Your grandparents, even your parents, probably shared rooms as a kid and only had one living room. Houses were built with a single bathroom and you could not walk in a closet. All this space does come at a cost.

The best advice we can give you to counter these trends is to combat lifestyle inflation. Your biggest obstacle is not yearly inflation, it is your own materialistic wants and wishes. We drive ten-year-old cars and they are perfectly fine for our needs. We do not need two living rooms and you probably do not either.

Minimizing your spending today means that you will need less in retirement and, therefore, means that you will be able to reach financial independence sooner.


How much to save for retirement

Whatever your number, it is critical to invest if you want to have any chance of reaching your goals.

That dollar saved in 1972 would now only be worth 20 cents if kept under the mattress but if it had been invested in a simple S&P 500 index fund with all dividends reinvested, it would have grown 8061.975%. This is still a total return of 1299.190% after inflation, an annualized return of 6.039%. In this case, a dollar would have grown to $12.99 after inflation.

The secret is to start investing early and to stay consistent. In the example below, we illustrate how a constant $5,000 yearly investment can grow over time in different scenarios.


how much to save for retirement

Source: JP Morgan Funds


In addition, a long time horizon also amplifies the advantages of tax-differed accounts. If you start investing early and invest in a tax-advantaged account such as an RRSP (401k), you can greatly increase your potential retirement savings.

In the chart below, we illustrate how a long-term investor would benefit from a tax-differed account even after paying taxes at withdrawal. In this example, one would invest a lump-sum of $100,000 for a 30 year period and would be in a 28% tax bracket.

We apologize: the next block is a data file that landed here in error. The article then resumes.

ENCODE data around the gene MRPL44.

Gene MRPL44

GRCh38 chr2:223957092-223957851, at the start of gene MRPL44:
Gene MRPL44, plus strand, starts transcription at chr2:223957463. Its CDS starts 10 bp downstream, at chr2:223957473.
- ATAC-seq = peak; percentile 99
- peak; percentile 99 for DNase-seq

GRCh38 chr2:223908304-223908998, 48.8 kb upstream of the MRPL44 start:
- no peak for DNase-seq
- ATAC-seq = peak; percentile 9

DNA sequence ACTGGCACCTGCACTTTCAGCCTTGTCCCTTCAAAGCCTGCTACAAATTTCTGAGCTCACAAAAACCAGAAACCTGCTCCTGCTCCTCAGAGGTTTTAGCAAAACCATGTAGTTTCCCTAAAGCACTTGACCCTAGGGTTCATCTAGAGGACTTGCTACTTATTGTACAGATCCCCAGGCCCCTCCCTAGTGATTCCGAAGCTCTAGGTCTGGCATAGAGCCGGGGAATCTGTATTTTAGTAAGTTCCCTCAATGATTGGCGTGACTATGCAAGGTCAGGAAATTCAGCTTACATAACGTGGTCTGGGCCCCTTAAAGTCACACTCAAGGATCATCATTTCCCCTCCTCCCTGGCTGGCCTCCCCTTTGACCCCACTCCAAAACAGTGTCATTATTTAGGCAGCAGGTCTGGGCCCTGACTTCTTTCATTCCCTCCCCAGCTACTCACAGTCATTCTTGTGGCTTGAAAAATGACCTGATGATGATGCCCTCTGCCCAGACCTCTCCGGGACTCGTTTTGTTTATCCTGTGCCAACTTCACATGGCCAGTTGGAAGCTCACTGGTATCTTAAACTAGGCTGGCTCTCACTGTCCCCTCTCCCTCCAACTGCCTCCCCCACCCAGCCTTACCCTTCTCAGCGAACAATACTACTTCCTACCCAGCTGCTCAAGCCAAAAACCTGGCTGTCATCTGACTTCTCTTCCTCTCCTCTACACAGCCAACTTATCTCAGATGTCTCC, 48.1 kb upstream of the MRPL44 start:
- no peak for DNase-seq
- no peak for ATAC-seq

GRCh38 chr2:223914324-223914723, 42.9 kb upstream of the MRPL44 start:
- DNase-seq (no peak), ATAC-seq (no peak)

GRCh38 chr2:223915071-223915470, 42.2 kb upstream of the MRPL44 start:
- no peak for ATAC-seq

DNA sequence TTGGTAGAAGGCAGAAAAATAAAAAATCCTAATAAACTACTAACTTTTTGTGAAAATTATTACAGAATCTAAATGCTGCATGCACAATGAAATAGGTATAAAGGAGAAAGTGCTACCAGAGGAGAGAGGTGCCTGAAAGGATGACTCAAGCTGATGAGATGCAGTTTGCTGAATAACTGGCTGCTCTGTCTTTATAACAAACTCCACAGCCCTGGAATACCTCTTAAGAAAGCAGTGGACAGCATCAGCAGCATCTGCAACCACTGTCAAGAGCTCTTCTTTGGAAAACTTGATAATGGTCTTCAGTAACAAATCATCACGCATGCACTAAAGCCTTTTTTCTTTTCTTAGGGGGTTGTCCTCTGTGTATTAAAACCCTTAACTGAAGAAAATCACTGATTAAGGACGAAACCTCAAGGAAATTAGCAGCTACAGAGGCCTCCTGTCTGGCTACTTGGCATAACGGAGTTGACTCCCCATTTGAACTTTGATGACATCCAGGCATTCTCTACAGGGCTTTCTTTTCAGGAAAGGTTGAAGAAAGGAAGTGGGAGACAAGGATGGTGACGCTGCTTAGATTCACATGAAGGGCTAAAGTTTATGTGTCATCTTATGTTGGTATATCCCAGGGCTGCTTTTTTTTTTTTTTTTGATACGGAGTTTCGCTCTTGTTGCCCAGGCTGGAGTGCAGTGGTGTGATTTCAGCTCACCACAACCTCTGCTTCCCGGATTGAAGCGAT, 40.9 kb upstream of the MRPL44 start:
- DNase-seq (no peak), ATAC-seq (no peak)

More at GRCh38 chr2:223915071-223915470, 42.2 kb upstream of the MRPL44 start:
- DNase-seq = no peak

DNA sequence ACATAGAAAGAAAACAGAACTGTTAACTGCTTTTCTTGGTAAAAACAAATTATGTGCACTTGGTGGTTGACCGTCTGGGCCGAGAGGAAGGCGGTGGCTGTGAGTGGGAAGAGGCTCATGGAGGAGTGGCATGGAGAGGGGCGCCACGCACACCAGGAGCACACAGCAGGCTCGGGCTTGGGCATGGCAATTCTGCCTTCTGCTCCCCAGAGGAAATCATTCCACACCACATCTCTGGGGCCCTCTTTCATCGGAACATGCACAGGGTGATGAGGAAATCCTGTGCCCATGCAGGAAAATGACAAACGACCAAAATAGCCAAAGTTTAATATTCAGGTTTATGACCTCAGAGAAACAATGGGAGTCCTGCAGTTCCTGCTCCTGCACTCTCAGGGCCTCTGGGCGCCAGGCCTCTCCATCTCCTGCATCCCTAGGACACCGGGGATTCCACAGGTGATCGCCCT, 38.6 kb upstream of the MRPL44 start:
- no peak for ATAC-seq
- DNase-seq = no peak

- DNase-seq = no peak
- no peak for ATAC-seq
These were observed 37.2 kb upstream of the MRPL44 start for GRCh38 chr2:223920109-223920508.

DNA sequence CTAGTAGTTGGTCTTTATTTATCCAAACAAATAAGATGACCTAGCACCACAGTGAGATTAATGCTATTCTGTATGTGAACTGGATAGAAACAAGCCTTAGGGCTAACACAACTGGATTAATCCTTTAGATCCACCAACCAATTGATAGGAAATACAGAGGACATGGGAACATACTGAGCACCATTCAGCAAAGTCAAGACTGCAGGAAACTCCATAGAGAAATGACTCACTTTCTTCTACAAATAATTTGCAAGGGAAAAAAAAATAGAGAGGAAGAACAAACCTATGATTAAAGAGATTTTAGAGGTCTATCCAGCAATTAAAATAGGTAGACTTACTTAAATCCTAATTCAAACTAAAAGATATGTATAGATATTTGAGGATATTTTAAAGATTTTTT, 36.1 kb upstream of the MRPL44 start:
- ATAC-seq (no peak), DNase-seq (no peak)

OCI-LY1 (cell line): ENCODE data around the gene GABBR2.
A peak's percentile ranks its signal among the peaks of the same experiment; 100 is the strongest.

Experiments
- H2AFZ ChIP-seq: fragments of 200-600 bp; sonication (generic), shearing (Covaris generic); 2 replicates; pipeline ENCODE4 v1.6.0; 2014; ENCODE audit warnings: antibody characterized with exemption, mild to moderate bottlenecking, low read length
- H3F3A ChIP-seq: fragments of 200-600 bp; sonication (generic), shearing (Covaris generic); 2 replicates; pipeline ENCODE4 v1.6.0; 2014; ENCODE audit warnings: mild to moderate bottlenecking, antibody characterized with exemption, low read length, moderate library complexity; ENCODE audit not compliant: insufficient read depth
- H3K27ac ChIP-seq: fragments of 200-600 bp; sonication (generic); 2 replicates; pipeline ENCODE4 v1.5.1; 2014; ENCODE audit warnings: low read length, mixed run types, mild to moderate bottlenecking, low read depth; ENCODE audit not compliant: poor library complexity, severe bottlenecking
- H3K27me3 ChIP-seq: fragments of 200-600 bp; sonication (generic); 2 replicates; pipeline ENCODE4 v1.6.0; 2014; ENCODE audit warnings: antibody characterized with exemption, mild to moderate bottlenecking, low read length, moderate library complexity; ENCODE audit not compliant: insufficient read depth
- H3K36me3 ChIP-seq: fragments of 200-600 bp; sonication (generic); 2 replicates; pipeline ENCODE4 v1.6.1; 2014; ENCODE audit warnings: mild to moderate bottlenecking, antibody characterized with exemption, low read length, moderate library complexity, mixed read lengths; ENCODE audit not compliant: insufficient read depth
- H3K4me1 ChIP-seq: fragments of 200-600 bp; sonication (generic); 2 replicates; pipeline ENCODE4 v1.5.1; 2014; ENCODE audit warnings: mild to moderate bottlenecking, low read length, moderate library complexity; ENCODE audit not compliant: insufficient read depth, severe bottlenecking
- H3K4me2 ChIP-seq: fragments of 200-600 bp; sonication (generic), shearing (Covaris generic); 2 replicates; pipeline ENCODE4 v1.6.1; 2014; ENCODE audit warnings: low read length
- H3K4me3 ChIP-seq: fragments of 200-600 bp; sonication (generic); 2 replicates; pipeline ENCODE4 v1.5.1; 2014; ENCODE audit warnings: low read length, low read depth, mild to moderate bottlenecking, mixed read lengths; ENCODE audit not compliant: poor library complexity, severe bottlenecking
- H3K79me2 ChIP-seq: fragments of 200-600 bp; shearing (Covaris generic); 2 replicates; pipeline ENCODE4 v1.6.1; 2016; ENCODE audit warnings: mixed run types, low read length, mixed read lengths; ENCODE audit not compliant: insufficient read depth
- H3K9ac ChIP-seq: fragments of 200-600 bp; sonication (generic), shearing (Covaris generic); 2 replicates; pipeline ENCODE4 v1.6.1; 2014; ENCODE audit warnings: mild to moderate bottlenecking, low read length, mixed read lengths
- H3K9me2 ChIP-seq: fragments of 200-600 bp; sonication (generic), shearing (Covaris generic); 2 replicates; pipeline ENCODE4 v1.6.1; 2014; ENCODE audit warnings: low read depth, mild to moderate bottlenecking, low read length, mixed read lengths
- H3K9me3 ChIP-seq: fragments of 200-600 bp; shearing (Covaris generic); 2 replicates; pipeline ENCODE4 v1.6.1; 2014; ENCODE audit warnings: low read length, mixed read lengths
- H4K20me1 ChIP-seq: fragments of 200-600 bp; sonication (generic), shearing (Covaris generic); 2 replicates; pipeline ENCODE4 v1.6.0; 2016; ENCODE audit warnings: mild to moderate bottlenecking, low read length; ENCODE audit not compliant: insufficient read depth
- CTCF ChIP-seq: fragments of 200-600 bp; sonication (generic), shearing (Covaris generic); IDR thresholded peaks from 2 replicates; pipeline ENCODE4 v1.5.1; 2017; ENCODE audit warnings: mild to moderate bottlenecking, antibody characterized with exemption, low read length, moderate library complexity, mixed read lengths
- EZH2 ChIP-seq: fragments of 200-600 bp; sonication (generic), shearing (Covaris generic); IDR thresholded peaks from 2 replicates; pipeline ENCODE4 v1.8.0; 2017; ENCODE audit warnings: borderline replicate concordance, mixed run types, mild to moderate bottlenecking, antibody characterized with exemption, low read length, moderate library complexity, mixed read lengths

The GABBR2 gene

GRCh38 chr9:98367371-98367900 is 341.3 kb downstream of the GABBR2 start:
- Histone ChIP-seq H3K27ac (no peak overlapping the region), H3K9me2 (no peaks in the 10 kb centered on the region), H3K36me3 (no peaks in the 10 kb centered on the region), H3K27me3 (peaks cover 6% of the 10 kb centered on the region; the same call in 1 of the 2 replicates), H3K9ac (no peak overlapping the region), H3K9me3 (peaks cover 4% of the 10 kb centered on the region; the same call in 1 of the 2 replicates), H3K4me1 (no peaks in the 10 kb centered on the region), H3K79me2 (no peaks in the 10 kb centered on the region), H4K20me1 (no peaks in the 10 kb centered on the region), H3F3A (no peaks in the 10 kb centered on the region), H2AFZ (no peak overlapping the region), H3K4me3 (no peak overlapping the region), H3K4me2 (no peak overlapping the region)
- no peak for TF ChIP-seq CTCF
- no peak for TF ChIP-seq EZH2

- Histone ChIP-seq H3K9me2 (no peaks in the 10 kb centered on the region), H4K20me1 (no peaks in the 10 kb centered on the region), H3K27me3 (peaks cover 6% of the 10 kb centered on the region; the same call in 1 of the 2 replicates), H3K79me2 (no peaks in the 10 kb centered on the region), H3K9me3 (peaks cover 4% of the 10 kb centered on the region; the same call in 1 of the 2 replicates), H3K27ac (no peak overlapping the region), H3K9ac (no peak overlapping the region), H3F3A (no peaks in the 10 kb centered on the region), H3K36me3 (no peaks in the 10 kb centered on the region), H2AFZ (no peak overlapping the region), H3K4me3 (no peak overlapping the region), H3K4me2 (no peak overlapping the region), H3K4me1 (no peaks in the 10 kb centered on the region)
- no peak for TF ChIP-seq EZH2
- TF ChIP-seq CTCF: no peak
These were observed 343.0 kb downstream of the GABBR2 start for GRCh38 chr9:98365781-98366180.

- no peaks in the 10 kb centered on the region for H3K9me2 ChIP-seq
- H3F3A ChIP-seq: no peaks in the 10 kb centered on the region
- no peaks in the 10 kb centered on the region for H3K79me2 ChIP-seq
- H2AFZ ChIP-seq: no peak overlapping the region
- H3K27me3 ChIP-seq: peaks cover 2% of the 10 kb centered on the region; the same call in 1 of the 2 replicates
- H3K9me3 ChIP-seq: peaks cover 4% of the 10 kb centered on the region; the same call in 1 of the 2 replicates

how much to save for retirement

Source: JP Morgan Funds


Even if you need to pay taxes once you withdraw from your RRSP (401k), the long-term benefits of tax shelters are staggering. Depending on your withdrawal method and time-horizon, you could also end up paying no taxes at all in retirement like bloggers GoCurryCracker.


Time in the market, not timing the market

In the end, whether you choose to invest in tax-advantaged accounts or not, your biggest gains will come from a few, amazing days in the market.

Missing only 10 of the best days resulted in returns of nearly half the actual market returns and missing the 30 best days actually averaged negative returns.


Historical returns of market

Source: JP Morgan Funds


The thing is; no one can predict which days will turn out to be the best ones. In 2015, the best day of the year occurred only 2 days after the worst day of the year! Guess what happened to everyone that tried to time the market or sold when the market was down because they thought they could out-smart the market? They missed the best day of the year.

If we cannot guess the top days before it is too late then invest in the market and stay in the market to optimize your returns.

When planning for your retirement, time is on your side. Use it. Invest in a broadly-diversified index fund (or a combination of them like us) and stay invested for the long-run.

Best of luck, Xyz.